If your job falls into the "always-on" category—as so many jobs do these days—then you'll want to hear what Claire Wasserman has to say. As the founder of Ladies Get Paid, she meets hundreds of women who struggle with a round-the-clock job. Here, in her latest piece for the Well+Good Council, she explains how to do your job while keeping your personal life (and sanity) intact.
Does this describe your work life? You barely have any personal life, and when you finally of get an iota of free time, you’re too exhausted to do anything but lie on your couch watching trash TV and ordering Seamless. You find yourself becoming resentful of everything, guilty that you can’t give energy to your friends and family, and angry that you haven’t been able to change the situation. Here’s the good news: making big changes start with small steps.
Determine if it’s you or them
Does the job reallyyyy require you to be on call all the time? As women, we’re socialized to be work hard, be nice, and accommodate others. Make sure to identify if it’s the job that requires you to perform at all times—or if you’re the one driving yourself to perfection and ultimately, burnout.
Make sure you’re not making things harder for yourself
While you very well may work for a demanding job or boss, let’s first take a look inside to identify how you may in fact be contributing to this need to always be on. If any of these sound like you, you’re probably adding to your own stress level, and it’s time to evaluate how you can approach things in a way that doesn’t add to the chaos.
The Firewoman: For you, every event is a crisis. You're so busy putting out fires that tasks pile up around you. You’re probably a Type A personality that thrives on panic mode, even if you hate feeling it.
The Over-Committer: You have trouble saying no. Whether you’re asked to do something or you raise your hand to volunteer, you’re constantly overextended and struggle with burnout.
The Perfectionist: Whether it’s a desire to do a good job or the fear of failure, you tend to overwork in the hopes of chasing perfection. You put incredible pressure on yourself to perform.
Learn how to prioritize
The best way to handle a 24/7 job is to work smart, not just hard. Since your manager is the one who determines if you’re going to get a promotion and/or raise, it’s imperative that you’re on the same page in terms of what gets done. Things are always influx and moving fast, so you need to check in constantly to confirm that you’re prioritizing the right things and that you understand how they measure success.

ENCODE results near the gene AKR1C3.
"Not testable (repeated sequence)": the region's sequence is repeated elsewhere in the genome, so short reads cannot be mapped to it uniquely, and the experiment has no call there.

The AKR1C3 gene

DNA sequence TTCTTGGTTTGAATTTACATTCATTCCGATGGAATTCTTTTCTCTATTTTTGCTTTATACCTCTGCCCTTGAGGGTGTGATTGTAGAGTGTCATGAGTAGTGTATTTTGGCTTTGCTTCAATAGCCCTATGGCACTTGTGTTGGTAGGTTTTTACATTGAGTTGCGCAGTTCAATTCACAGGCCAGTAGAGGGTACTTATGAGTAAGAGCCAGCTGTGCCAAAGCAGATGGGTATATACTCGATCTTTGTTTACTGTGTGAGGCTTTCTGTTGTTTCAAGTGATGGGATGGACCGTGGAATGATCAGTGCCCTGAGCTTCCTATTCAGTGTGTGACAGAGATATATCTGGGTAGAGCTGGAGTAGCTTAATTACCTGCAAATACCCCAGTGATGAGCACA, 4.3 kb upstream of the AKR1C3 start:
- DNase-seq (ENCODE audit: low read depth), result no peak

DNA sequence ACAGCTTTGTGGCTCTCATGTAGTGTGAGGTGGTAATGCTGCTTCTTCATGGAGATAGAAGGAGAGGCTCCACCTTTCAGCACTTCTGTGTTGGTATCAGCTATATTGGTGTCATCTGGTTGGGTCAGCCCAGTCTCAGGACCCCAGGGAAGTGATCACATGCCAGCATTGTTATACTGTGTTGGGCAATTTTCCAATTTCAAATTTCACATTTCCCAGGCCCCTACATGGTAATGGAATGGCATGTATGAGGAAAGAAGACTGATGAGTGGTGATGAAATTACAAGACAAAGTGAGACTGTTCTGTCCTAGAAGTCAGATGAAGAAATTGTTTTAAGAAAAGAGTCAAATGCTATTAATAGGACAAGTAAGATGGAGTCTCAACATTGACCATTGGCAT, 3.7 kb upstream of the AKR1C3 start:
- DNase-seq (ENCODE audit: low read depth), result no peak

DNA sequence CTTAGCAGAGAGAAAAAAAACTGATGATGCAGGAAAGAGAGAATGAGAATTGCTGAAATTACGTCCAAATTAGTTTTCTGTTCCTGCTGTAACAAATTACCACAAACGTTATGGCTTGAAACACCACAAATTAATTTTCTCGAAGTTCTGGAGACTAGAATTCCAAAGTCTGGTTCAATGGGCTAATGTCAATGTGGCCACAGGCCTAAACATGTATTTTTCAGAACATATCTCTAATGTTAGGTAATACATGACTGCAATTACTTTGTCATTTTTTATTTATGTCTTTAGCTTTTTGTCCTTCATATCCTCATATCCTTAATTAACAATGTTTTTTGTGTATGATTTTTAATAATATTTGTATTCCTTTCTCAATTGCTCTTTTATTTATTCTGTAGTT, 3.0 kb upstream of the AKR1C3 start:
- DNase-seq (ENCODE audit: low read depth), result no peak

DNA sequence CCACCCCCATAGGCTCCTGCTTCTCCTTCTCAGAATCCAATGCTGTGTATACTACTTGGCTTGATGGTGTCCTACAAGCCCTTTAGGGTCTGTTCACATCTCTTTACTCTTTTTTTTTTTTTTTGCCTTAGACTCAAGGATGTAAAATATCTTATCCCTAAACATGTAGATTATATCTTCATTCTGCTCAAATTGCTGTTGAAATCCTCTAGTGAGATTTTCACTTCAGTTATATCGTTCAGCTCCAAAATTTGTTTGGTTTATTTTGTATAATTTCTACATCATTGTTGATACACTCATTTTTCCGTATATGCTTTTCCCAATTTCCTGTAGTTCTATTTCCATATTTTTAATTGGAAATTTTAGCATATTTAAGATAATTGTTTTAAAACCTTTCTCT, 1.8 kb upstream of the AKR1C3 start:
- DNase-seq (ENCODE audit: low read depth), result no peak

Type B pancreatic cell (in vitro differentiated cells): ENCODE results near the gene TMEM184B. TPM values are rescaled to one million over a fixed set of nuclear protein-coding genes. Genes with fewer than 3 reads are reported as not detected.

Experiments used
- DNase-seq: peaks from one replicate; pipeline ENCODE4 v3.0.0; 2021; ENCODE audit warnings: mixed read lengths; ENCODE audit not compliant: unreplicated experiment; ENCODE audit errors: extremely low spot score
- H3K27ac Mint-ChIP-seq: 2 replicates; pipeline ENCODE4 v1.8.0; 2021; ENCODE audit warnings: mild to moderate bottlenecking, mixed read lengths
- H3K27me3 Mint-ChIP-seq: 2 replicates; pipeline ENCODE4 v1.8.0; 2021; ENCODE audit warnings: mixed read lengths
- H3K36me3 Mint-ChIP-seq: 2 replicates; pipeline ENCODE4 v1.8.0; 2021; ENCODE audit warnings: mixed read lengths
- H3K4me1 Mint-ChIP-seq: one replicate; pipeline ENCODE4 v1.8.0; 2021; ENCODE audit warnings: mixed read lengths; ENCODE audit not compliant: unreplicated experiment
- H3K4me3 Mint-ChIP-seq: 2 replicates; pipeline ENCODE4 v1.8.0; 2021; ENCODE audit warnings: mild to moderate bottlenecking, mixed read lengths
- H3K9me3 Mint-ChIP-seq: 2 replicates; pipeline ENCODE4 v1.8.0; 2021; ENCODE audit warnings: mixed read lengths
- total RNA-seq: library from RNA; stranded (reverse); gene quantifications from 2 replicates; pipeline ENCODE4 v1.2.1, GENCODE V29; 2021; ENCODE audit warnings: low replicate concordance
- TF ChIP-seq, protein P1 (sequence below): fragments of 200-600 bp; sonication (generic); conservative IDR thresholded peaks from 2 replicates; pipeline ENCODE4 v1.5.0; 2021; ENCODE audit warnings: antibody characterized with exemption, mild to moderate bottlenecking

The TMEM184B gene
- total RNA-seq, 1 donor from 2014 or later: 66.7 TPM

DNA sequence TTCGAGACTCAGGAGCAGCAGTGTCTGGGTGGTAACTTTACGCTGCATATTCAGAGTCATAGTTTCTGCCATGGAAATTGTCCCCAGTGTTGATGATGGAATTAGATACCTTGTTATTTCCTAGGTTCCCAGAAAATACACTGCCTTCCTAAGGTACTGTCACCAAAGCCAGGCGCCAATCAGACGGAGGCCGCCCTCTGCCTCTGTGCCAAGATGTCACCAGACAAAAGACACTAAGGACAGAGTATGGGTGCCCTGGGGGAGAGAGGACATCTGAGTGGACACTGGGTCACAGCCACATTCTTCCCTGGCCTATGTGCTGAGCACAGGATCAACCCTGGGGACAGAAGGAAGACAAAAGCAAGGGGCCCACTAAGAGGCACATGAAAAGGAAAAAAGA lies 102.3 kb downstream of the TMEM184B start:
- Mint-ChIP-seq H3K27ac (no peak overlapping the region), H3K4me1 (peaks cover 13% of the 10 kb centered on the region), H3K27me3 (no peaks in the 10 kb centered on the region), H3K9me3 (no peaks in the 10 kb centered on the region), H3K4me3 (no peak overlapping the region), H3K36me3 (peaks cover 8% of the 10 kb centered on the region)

Make a list of what you believe you are being held accountable for in your job. Have your boss do the same and then compare them. Work together to prioritize them according to timelines that you both agree upon.
Put this in a document that you can continually refer back to whether it’s during your consistent one-on-one meetingss (which you should be having, since so much can get lost via email).
When new things come up and the scope changes (which they always do!) refer back to the document and double-confirm with them. Remind them that you really want to focus on making the best product you can, which means that if you’re doing one thing, you’re not doing another thing. Something’s gotta give.
Be more productive
Sometimes it can feel like we’re constantly being pulled in different directions. To deal with a 24/7 job, you need to have a game plan for how you’re going to do the most amount of work in the least amount of time.
- Know when and where you are most productive. In the morning? At home? See if you can make the case to your manager on the benefits of having workplace flexibility. If they’re nervous about letting you work from home, test it out one day every month and send them a report of everything you did. You’ll ease 'em into it, and they’ll see how much work you can accomplish when you’re not surrounded by colleagues constantly wanting to talk to you.
- Organize a rockstar to-do list that helps you determine what you need to do, what you can defer, things to delegate, and things you can drop.
- Put it in categories of house on fire, nice to have, maybe next week. In the morning, go over it again and move things around during the day accordingly.
- Pick three that if you don’t do, you’re screwed. Move the rest of them to an entirely different paper that you hide.